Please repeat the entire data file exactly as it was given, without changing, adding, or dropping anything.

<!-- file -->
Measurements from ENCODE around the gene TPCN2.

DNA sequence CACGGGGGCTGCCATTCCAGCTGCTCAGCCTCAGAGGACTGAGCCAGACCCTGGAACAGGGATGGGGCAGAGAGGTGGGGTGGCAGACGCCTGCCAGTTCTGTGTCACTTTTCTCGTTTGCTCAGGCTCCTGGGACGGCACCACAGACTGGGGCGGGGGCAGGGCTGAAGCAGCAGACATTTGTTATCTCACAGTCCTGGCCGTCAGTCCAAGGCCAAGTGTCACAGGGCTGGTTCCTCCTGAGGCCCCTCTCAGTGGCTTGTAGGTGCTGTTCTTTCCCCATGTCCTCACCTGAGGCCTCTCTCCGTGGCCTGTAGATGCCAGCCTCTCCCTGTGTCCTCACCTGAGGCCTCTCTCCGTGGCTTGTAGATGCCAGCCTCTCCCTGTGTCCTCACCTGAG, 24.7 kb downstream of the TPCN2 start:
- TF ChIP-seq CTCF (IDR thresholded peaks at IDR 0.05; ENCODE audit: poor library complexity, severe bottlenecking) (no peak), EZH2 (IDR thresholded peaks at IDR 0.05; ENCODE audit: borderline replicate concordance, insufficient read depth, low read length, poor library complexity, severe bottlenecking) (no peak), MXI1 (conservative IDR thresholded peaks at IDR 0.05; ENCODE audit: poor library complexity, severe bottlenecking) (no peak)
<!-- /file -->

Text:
Measurements from ENCODE around the gene TPCN2.

DNA sequence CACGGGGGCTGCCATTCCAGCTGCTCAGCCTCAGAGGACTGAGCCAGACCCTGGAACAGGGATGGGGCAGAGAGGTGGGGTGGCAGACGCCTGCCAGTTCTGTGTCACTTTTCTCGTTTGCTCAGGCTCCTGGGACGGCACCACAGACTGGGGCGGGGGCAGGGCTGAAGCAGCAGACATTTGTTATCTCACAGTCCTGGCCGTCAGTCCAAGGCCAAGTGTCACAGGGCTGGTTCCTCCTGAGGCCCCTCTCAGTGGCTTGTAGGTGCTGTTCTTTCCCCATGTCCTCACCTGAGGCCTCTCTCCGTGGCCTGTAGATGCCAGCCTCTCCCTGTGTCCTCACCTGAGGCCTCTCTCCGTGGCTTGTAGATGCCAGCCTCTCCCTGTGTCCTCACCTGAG, 24.7 kb downstream of the TPCN2 start:
- TF ChIP-seq CTCF (IDR thresholded peaks at IDR 0.05; ENCODE audit: poor library complexity, severe bottlenecking) (no peak), EZH2 (IDR thresholded peaks at IDR 0.05; ENCODE audit: borderline replicate concordance, insufficient read depth, low read length, poor library complexity, severe bottlenecking) (no peak), MXI1 (conservative IDR thresholded peaks at IDR 0.05; ENCODE audit: poor library complexity, severe bottlenecking) (no peak)